Now remember that I did say almost.

Later that afternoon, my wife came home from work. As always, she helped me catch myself midway of falling down. We went out, picked out a new table for the desktop, and loaded up on Chinese food. By the time we were walking home later that evening, things were looking to be okay. Not up, but still okay. I spent the remainder of that night setting up the desktop on its new table and doing some real customizations to Excess Bloggage, along with some Bubble Gang on the side.

I ended up not getting any work done yesterday, but it helped me to wake up ready to work this morning. I’ve made good progress, actually. That’s why I can afford to take this extended lunch break and write this post. I’ll be done with all of it by Monday. Unless of course another catastrophe comes knocking. Wouldn’t that be hilarious.

When friends of mine are down, I always tell them it can still be a good day. It’s harder to tell that to myself though. And much harder to believe myself when I do manage to say it. But it’s true. The day can turn around no matter how late the hour is, especially with a little help.

Well, lunch break has ended. This is really more for me than anybody else. But if you got this far, then thanks for your time and patience. Don’t worry, lighter posts are in sight.


Needs and Eventualities

I have to write. The conditions are far from optimal, but it has to happen. Otherwise the words will continue to germinate in my head like a clay pot containing a seed that is slowly growing into a tree. A tree that will inevitably outgrow its pot. Everyday, its roots push against their earthen confines determined to fully come into being. If not tended to properly, the tree will keep on growing until it breaks the pot that nurtured it in its youth. On the other hand, the pot might just be strong enough to stop the tree’s growth and kill it.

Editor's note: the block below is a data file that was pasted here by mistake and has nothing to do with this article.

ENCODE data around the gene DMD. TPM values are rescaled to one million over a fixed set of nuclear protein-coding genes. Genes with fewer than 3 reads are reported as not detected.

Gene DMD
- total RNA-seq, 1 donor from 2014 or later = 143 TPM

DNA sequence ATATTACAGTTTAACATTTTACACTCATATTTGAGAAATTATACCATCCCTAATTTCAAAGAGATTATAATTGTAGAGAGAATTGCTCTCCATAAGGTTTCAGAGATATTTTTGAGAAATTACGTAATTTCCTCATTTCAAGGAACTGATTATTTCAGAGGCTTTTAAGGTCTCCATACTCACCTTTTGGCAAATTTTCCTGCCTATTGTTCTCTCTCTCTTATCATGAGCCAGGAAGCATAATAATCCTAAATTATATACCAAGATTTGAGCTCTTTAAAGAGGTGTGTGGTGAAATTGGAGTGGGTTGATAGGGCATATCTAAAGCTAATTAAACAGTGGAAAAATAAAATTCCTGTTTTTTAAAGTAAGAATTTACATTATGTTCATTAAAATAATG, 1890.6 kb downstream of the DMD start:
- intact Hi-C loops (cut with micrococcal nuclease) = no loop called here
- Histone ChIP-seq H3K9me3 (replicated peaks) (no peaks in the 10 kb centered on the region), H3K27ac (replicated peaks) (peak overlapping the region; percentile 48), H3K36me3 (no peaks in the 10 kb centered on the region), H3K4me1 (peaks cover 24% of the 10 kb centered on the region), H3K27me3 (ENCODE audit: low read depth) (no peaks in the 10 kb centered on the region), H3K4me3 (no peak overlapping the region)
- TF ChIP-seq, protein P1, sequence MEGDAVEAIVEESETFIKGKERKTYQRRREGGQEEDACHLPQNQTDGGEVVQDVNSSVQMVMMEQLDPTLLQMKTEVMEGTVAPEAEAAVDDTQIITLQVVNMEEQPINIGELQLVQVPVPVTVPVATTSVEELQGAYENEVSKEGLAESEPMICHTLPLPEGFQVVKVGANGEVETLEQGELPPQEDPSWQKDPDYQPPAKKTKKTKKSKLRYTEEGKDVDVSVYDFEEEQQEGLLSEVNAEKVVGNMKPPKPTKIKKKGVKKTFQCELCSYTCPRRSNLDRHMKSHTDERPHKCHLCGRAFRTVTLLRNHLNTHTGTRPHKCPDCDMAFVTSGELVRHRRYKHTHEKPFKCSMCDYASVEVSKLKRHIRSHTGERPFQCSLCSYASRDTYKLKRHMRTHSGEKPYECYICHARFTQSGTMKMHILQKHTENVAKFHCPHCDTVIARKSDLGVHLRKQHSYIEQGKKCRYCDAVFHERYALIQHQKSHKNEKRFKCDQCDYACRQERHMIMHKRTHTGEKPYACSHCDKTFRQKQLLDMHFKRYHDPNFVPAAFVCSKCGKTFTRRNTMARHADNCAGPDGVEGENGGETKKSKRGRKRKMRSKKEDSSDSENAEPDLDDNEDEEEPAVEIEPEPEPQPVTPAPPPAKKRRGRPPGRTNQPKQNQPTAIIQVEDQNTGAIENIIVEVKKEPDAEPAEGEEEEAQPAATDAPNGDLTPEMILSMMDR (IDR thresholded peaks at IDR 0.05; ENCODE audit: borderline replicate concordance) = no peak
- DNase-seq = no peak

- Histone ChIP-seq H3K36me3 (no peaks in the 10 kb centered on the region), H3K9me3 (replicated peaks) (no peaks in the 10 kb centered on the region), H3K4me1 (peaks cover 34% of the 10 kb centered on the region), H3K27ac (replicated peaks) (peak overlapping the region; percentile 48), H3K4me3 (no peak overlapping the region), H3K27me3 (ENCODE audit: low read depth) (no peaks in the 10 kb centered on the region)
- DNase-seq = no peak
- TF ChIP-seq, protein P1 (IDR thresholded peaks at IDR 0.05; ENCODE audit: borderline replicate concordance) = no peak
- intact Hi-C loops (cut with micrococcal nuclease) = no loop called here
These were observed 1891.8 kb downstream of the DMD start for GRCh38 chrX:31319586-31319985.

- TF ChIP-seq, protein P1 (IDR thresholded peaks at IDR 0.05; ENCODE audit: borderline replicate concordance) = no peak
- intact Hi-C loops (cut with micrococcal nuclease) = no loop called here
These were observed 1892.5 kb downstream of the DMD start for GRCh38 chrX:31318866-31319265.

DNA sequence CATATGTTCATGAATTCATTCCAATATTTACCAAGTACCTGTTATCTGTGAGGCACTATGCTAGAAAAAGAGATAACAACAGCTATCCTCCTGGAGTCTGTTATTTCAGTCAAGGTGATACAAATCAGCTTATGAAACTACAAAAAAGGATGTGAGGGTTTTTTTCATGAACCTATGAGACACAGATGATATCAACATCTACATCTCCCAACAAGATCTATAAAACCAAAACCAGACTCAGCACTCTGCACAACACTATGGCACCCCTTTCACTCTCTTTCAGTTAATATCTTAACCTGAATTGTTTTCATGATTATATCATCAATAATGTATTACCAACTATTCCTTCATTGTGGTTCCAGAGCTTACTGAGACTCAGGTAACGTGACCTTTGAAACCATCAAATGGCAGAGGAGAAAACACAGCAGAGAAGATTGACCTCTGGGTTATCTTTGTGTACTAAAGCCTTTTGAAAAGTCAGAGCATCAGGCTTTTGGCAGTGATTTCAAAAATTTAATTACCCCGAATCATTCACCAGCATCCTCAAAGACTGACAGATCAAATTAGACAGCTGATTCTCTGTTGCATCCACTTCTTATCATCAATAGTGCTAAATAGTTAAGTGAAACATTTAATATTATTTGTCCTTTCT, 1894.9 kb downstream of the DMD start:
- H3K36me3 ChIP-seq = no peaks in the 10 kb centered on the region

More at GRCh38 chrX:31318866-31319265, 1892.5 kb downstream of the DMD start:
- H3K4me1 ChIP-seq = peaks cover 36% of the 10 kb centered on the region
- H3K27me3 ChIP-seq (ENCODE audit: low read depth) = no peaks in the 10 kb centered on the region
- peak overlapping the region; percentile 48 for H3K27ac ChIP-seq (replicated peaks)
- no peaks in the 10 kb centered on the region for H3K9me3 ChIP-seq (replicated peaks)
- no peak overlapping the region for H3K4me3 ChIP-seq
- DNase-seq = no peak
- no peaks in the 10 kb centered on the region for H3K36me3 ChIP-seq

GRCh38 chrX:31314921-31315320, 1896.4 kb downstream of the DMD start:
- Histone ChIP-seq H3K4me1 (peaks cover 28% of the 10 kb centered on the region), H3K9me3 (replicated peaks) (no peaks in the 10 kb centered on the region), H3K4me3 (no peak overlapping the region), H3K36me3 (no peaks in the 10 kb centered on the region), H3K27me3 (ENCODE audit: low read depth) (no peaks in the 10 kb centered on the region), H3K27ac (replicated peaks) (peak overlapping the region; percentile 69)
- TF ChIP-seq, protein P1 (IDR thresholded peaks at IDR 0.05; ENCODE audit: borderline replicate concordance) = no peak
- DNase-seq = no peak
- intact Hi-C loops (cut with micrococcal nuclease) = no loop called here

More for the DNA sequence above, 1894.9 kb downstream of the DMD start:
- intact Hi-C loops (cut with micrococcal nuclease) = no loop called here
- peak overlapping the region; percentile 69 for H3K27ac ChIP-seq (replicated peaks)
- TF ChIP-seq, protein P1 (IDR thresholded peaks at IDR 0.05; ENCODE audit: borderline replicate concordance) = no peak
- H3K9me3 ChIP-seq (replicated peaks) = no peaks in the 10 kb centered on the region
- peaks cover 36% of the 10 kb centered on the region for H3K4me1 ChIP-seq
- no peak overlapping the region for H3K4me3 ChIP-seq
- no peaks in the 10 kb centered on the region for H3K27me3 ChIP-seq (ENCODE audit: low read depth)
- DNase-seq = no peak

I don’t want my thoughts to grow, breaking my mind in the process. Neither do I want them to wither and die, and fade into the forgot. So, I transplant them. I write. It doesn’t matter when, where, or with what. Once written, I know my thoughts will eventually find their way to the right medium and reach those meant to know.

Just like now.

Written on February 18, 2011… still on my phone…


When I set up this blog, my plan was for my first entry to be about ADHD and how it leads to Excess Bloggage. Part of that plan was to write the entry from the comfort of home, using my trusty desktop, logged on to my blog account, and only after customizing, to near perfection, the theme that I have chosen. Instead, I find myself not at home, typing away on the rather unwieldy keyboard of a touchscreen phone I hardly know how to use, not logged on to my blog account, and having made nary a customization to my theme. To top it all off, I am not even writing about ADHD.

John Lennon had it figured out. Life is what happens to you while you’re busy making other plans. I made plans. Grand plans. Perfectly laid-out, meticulously-detailed, foolproof, master plans. Then life happened.

Written on February 17, 2011 on my phone…